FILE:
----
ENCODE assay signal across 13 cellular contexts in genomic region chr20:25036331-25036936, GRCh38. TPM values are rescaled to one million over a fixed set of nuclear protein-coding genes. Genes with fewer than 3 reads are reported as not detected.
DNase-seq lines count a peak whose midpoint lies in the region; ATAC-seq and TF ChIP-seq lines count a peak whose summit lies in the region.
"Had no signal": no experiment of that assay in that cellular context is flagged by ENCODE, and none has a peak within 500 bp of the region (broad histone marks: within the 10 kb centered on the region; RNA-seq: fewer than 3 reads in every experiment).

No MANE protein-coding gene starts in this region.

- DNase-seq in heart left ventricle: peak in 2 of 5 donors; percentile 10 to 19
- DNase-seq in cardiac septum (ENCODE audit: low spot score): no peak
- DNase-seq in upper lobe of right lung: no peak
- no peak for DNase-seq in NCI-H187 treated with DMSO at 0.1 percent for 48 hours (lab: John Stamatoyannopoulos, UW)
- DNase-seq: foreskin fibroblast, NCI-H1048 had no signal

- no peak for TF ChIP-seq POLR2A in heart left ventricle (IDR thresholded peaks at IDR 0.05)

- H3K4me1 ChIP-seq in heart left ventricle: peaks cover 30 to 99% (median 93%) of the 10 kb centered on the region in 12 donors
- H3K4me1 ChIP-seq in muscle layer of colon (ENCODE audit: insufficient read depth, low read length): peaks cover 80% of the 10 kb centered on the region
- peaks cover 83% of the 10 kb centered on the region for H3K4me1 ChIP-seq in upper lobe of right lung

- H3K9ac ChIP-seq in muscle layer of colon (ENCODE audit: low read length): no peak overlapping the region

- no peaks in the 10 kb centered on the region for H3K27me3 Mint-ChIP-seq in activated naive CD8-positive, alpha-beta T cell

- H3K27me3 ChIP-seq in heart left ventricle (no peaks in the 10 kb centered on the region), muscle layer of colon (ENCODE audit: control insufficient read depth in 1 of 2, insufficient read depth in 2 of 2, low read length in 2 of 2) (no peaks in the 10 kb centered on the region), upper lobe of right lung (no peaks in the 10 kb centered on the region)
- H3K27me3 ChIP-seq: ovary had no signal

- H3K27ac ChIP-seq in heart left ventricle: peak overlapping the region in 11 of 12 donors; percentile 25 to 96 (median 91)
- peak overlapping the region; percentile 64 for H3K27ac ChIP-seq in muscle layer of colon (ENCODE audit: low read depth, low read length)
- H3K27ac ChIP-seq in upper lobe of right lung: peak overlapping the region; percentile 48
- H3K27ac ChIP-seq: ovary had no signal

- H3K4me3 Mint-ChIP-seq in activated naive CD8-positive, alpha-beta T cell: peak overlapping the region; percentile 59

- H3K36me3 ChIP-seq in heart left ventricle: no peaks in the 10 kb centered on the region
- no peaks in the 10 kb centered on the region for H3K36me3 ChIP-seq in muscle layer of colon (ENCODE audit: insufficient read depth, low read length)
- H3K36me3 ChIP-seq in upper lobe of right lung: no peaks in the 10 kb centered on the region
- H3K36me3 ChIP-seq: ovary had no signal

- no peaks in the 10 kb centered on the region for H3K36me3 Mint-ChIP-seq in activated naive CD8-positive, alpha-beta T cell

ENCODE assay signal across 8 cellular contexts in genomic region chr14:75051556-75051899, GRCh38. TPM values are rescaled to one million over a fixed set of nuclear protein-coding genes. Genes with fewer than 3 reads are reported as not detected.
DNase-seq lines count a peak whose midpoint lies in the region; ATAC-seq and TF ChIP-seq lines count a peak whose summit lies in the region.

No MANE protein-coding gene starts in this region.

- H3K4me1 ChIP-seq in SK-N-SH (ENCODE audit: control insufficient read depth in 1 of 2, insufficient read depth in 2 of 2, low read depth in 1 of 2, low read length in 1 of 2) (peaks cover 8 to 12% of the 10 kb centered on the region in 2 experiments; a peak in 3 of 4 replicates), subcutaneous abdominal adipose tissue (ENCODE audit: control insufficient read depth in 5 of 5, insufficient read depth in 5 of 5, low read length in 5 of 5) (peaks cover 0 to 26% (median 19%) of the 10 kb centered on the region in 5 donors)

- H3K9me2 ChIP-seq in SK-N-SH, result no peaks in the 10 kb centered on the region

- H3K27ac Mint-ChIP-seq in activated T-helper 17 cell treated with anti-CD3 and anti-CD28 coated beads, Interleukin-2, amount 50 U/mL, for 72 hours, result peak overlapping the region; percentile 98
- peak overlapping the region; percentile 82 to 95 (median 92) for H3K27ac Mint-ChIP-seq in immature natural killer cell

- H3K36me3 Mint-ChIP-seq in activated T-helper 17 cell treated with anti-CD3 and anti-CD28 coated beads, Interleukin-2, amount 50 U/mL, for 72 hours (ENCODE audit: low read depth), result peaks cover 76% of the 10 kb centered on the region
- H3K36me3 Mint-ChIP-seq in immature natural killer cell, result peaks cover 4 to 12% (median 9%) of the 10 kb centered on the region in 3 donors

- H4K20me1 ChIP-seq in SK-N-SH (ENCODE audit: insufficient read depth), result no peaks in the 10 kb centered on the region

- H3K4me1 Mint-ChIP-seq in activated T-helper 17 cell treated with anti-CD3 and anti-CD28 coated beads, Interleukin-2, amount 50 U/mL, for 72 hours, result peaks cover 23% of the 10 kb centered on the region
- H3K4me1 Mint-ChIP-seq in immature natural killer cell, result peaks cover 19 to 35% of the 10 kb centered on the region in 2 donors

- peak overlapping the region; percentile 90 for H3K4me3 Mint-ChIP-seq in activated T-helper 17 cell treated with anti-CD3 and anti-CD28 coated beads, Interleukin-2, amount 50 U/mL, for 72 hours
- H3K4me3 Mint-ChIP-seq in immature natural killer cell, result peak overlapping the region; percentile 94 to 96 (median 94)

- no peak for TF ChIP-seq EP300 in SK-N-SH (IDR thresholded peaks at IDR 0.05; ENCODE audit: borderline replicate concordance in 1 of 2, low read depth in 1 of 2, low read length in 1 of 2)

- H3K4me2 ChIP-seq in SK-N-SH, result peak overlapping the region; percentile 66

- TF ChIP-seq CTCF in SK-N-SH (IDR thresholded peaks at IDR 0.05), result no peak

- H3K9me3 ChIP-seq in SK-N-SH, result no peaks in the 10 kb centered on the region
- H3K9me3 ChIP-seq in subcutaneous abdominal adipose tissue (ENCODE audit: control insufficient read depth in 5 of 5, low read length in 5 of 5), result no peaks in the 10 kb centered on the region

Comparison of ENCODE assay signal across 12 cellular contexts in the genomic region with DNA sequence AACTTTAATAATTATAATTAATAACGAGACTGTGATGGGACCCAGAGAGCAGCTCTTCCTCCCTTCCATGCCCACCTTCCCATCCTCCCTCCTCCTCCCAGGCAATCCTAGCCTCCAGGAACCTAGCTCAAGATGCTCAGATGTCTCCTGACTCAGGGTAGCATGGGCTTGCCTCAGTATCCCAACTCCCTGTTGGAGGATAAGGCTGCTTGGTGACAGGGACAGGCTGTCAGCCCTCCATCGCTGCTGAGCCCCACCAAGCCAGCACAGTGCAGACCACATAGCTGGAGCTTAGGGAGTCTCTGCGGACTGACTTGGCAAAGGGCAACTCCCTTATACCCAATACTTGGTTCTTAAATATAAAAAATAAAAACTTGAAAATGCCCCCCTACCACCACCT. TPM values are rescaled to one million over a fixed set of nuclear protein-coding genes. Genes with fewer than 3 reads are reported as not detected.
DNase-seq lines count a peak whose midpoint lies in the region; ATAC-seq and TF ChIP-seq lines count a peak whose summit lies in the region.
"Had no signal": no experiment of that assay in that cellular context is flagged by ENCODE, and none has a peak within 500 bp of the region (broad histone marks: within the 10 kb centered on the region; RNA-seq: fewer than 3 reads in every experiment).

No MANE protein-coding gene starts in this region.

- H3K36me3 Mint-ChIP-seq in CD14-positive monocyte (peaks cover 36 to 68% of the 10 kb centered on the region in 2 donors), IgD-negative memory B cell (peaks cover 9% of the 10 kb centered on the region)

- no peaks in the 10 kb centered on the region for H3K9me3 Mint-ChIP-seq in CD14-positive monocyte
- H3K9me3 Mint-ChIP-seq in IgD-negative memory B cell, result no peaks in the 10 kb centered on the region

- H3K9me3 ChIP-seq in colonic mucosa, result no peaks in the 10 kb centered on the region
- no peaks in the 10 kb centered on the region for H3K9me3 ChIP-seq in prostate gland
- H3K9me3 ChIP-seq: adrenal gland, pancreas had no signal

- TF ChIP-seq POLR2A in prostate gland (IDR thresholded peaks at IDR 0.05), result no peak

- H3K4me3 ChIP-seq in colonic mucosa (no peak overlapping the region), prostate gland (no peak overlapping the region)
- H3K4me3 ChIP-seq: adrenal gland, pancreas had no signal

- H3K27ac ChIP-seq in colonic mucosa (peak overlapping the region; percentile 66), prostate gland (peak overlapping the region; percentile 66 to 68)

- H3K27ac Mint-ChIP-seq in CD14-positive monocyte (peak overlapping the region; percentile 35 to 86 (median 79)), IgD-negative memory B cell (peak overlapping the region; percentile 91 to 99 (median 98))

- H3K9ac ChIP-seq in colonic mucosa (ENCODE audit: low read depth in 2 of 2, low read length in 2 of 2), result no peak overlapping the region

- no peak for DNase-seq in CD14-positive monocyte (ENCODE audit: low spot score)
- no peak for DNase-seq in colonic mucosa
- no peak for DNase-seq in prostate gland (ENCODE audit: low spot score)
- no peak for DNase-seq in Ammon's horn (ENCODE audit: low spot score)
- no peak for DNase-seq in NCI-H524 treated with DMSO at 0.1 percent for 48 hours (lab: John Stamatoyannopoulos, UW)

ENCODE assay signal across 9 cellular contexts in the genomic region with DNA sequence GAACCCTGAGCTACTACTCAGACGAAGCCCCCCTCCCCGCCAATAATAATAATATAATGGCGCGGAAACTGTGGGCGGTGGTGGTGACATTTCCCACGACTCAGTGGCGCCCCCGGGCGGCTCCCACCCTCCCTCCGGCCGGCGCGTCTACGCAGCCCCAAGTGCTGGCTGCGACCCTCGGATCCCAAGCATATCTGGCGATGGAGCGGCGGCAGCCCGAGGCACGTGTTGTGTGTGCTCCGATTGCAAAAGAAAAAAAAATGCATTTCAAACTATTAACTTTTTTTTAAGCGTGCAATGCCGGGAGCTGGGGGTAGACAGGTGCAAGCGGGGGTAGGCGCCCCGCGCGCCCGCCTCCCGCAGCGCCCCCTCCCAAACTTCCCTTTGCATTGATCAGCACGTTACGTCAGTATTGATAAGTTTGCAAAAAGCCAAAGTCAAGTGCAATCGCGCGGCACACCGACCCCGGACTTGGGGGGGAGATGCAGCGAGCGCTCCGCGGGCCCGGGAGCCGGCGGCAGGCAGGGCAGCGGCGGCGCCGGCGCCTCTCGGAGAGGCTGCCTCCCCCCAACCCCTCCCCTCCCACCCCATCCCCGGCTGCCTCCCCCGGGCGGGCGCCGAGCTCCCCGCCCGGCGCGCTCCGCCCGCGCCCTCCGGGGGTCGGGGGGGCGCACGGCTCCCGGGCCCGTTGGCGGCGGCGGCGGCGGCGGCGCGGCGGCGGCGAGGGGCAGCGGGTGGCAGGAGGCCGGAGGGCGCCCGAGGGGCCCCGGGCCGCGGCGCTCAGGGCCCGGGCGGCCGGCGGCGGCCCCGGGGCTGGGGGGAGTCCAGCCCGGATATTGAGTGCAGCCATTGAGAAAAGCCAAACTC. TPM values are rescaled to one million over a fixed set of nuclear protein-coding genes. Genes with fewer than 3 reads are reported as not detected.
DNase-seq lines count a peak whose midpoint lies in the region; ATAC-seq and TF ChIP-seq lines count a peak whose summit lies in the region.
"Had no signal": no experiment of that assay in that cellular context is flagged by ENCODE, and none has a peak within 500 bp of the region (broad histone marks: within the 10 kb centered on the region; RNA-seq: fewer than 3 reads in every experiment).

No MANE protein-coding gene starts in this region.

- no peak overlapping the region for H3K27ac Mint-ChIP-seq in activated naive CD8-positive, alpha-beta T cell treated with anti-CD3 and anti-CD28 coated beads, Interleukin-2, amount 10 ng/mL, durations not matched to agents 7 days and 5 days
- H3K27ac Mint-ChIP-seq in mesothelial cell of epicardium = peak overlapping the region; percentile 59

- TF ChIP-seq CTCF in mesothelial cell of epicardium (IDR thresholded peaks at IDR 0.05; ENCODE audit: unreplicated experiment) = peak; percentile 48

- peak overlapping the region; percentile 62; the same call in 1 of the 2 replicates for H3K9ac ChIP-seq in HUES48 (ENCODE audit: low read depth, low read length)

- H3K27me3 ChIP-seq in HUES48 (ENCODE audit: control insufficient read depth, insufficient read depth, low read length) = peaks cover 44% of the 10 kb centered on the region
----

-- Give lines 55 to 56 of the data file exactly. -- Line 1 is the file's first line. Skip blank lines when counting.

- no peaks in the 10 kb centered on the region for H3K9me3 ChIP-seq in prostate gland
- H3K9me3 ChIP-seq: adrenal gland, pancreas had no signal